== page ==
Today is my son’s tenth birthday. I cannot believe it! It’s gone by so fast. Is it because we had our son later in life? My wife and I were in our mid 40s. And because of that, it feels faster? While I cannot compare having a child in my 20s or 30s, I can say it definitely has gone fast.
I am fond of saying, “Every year my son gets older, I get old.” Don’t worry that doesn’t bother me in the least. I am loving “mid-life fathering.” In fact, I cannot imagine it any other way. Being way too selfish and caught up in my own “stuff,” there is no way in hell I would have been ready. It wasn’t until I got all of what I wanted to do out of the way and setting down roots, in of all places Japan, that I was ready to have a child. I cannot speak for my wife, but I think she feels the same way.
Of course carrying a watermelon size package inside you for nine months and then figuring how to get it out in the light of day is a helluva lot more work for my wife than me. Add to that all kinds of worries and potential complications carrying and giving birth at forty-five, I will forever be grateful to her.
Presenting to the world ten years ago today, February 15th at 9:46 in the morning, (six minutes from the time I am writing this) a beautiful boy we named Luke. Naming this bundle of joy came easy. Even though my wife is Japanese, thinking she would prefer a traditional Japanese first name, she came up with Luke. My contribution? If it were a girl we would have called her “Lilly.”
This feller changed our lives forever in more ways than I could have imagined. All of it amazing, some of it without its challenges. Confronting my own cultural expectations and child-rearing based on my own experiences being raised in a culturally different place than Japan made for a trying first few years. All sorted out, I am a better person for it.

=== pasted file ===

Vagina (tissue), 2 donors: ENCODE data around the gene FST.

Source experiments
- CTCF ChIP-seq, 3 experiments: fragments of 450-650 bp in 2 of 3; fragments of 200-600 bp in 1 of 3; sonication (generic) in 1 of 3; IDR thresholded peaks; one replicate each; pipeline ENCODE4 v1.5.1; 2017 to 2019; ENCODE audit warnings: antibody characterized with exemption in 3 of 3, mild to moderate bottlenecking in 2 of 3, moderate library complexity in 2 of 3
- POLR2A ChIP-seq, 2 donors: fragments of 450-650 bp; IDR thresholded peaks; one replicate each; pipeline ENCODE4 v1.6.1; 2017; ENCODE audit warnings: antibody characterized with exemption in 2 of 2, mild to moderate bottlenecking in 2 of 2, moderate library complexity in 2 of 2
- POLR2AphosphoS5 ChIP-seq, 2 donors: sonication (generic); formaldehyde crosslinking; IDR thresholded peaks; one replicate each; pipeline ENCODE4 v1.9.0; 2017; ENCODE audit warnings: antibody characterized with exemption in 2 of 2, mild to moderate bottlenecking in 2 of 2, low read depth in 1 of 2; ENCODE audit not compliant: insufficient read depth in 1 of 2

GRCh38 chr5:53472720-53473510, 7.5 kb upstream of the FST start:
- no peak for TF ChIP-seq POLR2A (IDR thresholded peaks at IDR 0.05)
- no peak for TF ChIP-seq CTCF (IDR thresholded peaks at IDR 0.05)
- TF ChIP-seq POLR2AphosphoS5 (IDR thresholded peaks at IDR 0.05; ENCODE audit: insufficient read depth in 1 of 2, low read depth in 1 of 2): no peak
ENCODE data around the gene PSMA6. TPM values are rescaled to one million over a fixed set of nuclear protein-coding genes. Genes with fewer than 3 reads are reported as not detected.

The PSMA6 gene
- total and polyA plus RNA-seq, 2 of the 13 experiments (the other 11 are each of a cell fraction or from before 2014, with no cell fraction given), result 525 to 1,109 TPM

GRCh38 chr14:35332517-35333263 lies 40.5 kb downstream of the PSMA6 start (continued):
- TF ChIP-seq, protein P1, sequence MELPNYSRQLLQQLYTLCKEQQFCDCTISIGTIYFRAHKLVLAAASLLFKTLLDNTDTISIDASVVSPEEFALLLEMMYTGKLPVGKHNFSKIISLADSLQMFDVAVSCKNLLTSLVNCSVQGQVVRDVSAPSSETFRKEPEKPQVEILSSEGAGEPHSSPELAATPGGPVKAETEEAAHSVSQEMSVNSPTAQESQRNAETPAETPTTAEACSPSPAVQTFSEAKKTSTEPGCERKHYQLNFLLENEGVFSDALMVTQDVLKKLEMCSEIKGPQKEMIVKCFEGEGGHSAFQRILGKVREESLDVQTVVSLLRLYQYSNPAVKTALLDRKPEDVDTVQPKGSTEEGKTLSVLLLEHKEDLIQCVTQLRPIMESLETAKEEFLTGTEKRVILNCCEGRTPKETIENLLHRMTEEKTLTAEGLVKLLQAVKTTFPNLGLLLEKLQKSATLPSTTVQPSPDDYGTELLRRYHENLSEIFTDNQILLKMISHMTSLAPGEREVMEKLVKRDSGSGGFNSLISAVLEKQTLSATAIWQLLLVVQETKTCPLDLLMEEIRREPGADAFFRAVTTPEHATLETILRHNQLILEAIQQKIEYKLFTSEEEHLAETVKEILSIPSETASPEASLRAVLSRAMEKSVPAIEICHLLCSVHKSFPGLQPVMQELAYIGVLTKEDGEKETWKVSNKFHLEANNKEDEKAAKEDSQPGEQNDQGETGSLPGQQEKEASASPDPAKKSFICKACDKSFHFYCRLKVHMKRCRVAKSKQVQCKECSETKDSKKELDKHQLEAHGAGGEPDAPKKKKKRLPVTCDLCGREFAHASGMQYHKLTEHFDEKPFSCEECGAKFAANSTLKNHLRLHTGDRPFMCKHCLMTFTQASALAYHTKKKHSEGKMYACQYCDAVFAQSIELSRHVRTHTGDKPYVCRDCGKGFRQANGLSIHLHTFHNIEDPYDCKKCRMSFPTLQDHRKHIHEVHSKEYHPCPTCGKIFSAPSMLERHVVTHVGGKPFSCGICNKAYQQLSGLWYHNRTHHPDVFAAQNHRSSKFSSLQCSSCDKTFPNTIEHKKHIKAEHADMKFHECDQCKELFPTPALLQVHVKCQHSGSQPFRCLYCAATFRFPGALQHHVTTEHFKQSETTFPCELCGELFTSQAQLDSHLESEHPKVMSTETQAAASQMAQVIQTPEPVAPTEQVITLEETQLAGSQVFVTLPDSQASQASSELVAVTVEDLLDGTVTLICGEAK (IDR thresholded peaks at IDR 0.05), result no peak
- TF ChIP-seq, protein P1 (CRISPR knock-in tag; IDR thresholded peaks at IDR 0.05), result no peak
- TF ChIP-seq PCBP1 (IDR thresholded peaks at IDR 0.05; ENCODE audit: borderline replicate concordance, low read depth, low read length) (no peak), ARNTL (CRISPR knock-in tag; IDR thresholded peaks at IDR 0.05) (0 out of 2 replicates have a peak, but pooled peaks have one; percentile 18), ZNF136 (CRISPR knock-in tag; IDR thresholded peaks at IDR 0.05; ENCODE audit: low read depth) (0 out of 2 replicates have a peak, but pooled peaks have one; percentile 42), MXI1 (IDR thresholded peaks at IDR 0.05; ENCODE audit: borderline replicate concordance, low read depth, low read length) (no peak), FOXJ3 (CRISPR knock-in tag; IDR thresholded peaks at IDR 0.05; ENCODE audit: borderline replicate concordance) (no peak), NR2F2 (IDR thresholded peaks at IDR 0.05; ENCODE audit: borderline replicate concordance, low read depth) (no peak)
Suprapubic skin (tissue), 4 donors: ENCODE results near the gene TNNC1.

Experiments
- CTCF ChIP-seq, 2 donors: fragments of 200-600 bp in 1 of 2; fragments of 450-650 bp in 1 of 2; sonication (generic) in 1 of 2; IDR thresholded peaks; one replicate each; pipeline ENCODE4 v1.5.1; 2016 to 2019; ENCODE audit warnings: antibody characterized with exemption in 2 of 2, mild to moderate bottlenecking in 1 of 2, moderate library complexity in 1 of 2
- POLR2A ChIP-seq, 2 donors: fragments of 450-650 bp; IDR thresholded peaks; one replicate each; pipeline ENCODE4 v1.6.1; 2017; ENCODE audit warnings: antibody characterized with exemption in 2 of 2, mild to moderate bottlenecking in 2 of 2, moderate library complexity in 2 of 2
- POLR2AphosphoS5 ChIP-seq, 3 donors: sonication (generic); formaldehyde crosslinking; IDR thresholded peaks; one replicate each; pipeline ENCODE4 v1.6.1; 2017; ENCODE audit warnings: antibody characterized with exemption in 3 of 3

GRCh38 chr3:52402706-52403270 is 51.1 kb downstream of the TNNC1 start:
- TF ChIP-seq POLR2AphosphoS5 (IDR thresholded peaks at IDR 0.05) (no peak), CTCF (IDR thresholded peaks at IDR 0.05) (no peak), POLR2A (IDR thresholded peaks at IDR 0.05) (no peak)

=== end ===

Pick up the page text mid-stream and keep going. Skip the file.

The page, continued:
There are many unforeseen gifts Luke has given along the way. Unconditional love being at the top. We don’t have to be doing anything in particular when we are together. I just enjoy being in his presence. Although we do many things together, lately skiing, dual masters card games, monopoly or just hanging out watching YouTube episodes of “Dude Perfect.”
He is coming into his own as an individual with a character not unlike his father, sorry mom, he may be a handful in his teens. I am looking forward to seeing how it all manifests for him in the future.
Living in Japan can be a challenge if you are not willing to learn the language and pay attention and adjust to the social mores. For many it can be a very lonely isolating place as a foreigner. Luke coming into my world has had the opposite affect by expanding it. With his interest in soccer I took to co-coaching his team for a few years and have become friends with many of his teammate’s parents. It’s not uncommon while walking down the street in our neighborhood when off in the distance I will hear a “Ohayo gozaimasu Aren coachi” translated as, “Good morning coach Allen.” No longer coaching I am still coach.
I feel a part of the community in a culture where many people feel it is closed off to foreigners. I can only hope to give back even a little of what Luke has given me when he made his presence in this world ten years ago today.